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Mazda Bravo

words - Glenn Butler
Rough enough is no longer good enough in the world of hard-working commercial utilities, as evidenced by Mazda's revitalised and civilised Bravo range

After the glut of new passenger car unveilings in 2002 - culminating with the Commodore, Falcon and Camry in September/October - the focus switched to commercials; those tough and ready workhorses once the sole domain of the tradesman.

Toyota launched a new Hilux in late October 2002, followed by the Mazda Bravo in November. February 2003 is the turn of the Holden Rodeo - we'll feature that shortly - but for now let's take a closer look at the quiet revolution Mazda has unleashed.

Quiet revolution? What drugs is this bloke on, you ask. It's in the doors - freestyle doors to be exact - proffered on the middle man of the Bravo line-up. The rear doors are rear hinged - remember suicide doors? Same thing. No B-pillar between the front and rear doors, which means much better access to the rear seats.

Suicide doors aren't new, the trick in this 'safety first' age has been building them with the rigidity and safety to withstand a side impact from another vehicle, or a lamppost.

We're tipping that suicide doors will start appearing on a many and varied range of vehicles in the years to come. Why? Because they work. Passenger access and loading luggage into the rear is a cinch through the cavernous opening supplied by both doors.

Perhaps the only drawback of the 'Freestyle' door system is the fact you can't open the back doors without opening the front doors first. But that's why Mazda continues to offer the dual cab Bravo with four conventional doors as part of the line-up.

So, what else has changed? The front-end has been restyled to incorporate Mazda's 'family' grille along with new headlights. The interior gets more comfortable seats, a new stereo and speakers, and more equipment (electric windows, remote door locks, etc).

Suspension modifications are restricted to new dampers front and rear, which Mazda claims improves initial damping and roll stiffness. Roll stiffness, yes, but the front-end now feels a little floaty and unsettled over undulations and rises.

CarPoint tested the 2.5-litre turbo diesel dual cab over 3000km in two weeks on New Zealand's North Island. Highway commuting, beach driving and offroad work were the order of our trip, and the Bravo performed strongly under all conditions.

The three-valve, four-cylinder engine feels more powerful than its 86kiloWatts would otherwise indicate. We tested the 1686kg dual cab, the heaviest of the range, equipped with a robust 5-speed manual gearbox.

The Bravo is rated to carry almost 1200kg in the body and tow a 1800kg trailer for a payload totaling 3000kg. Although we never challenged these limits, the turbo's 280Nm of torque easily handled our 800kg of people, equipment and fishing gear in the soft sand of the North Island's spectacular 90 Mile Beach.

On road the Bravo rode better with the extra weight over the rear wheels, taking the edge off its firm leaf springs. The dual cab we tested came with bigger 265/70R15-inch wheels and tyres which raise the ride height by 7mm to 218mm. The tyre's larger sidewall takes a little of the shine of the Bravo's modified steering system, which Mazda says requires less effort and is more stable on the straight ahead.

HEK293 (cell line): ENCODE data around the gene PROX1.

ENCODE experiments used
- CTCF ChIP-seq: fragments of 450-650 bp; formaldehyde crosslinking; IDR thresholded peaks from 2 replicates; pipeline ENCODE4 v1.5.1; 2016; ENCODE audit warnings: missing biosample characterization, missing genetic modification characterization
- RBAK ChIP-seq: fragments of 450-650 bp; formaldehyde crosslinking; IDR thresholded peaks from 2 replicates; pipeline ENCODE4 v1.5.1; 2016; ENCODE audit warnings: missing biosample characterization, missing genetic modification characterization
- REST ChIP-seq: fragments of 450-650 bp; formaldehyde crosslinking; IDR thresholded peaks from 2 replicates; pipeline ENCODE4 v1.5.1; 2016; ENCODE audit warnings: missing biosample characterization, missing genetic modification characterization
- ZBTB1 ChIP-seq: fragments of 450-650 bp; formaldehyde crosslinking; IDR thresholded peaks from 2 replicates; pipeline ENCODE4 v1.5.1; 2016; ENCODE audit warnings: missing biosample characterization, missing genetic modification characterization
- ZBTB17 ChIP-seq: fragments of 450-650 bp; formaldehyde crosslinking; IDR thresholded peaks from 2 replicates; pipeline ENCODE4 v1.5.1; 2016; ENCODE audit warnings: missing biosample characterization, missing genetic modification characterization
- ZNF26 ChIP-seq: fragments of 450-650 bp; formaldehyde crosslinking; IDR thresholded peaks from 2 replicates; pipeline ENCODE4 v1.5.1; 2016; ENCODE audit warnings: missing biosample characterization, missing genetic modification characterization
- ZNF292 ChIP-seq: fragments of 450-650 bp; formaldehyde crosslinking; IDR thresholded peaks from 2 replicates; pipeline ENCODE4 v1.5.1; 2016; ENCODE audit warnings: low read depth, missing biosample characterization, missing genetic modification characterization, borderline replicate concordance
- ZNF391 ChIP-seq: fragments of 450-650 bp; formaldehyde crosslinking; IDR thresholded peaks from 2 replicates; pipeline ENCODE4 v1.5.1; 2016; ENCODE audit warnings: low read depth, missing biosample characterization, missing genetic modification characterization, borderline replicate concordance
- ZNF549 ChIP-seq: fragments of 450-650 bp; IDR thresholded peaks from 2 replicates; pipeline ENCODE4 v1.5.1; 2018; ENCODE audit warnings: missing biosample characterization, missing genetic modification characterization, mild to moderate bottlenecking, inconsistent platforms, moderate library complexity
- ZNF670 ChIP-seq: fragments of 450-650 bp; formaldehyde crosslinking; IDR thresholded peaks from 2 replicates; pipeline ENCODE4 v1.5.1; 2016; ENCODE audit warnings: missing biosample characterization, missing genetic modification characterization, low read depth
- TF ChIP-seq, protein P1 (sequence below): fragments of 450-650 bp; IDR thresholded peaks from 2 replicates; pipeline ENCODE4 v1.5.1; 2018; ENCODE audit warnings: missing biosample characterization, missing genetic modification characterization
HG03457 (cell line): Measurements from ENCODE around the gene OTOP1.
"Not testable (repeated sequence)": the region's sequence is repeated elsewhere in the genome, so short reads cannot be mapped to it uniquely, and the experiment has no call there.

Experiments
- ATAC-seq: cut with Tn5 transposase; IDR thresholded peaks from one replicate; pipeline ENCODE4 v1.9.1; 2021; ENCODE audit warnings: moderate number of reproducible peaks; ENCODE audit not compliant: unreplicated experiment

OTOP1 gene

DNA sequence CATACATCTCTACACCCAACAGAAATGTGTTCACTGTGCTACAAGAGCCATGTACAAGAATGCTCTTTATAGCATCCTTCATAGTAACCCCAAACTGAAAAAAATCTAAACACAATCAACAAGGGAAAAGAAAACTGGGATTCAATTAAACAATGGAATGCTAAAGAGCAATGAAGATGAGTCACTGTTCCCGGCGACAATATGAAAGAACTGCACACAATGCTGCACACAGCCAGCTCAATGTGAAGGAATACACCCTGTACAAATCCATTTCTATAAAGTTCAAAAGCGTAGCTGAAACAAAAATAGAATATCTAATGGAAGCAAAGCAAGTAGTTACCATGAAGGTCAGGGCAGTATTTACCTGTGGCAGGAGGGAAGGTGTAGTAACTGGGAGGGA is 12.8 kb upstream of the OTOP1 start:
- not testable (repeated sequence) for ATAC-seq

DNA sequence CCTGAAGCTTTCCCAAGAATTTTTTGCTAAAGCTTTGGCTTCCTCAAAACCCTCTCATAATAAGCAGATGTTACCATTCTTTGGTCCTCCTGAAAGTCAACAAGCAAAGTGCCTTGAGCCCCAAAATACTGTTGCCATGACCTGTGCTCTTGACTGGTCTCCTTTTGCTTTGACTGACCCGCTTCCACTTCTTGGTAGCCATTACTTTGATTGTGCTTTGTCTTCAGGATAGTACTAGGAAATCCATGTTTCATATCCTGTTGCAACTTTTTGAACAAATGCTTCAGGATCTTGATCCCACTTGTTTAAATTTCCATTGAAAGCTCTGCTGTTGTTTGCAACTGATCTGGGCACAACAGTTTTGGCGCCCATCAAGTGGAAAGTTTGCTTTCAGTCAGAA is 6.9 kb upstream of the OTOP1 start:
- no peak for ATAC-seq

There's not a lot of tie-down options in the Bravo's tray, and our luggage tended to slide around a bit. There's obviously plenty of tonneau tiedowns that can be used for a load that's taller than the tray's sidewalls, but if you're carrying smaller loads you may have to get creative like we did and jam the rope in the rear door.

The Bravo's four wheel drive system is dead easy to use, a second stubby gearlever selecting 2wd, 4hi or 4lo. On the top-spec models the front wheel hubs are auto locking, and are released via a dash-mounted switch.

On 90 Mile Beach, heading for the northernmost tip at Cape Reinga, the B Series happily loped along on the hard packed sand just above the watermark at 80km/h in fifth gear. Venture higher onto the soft, dry sand and lower gears with more revs were needed to keep the pace.

The Bravo's cabin is a comfortable affair, even on the long trips we undertook. Regular five-hour drives, covering more than 400km, occurred almost daily. The steering wheel adjusts for tilt, and the driver's seat reclines, inclines and adjusts for height, making it easy for the boss to get comfy.

Rear seat room in the dual cab is not massive, but there's enough leg and shoulder room for two big adults, or three teenagers without problem. Headroom in all five seats is not an issue.

The dual cab, diesel 4X4 Bravo we tested came with CD player, air conditioning, electric windows and mirrors and remote central locking. It didn't have cruise control, which we're informed is not a popular option in NZ due to the lack of long, straight, boring, heavily-policed highways. Roads in New Zealand are a driver's dream; plenty of curves and spectacular scenery that changes every 20 minutes.




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Published : Wednesday, 1 January 2003

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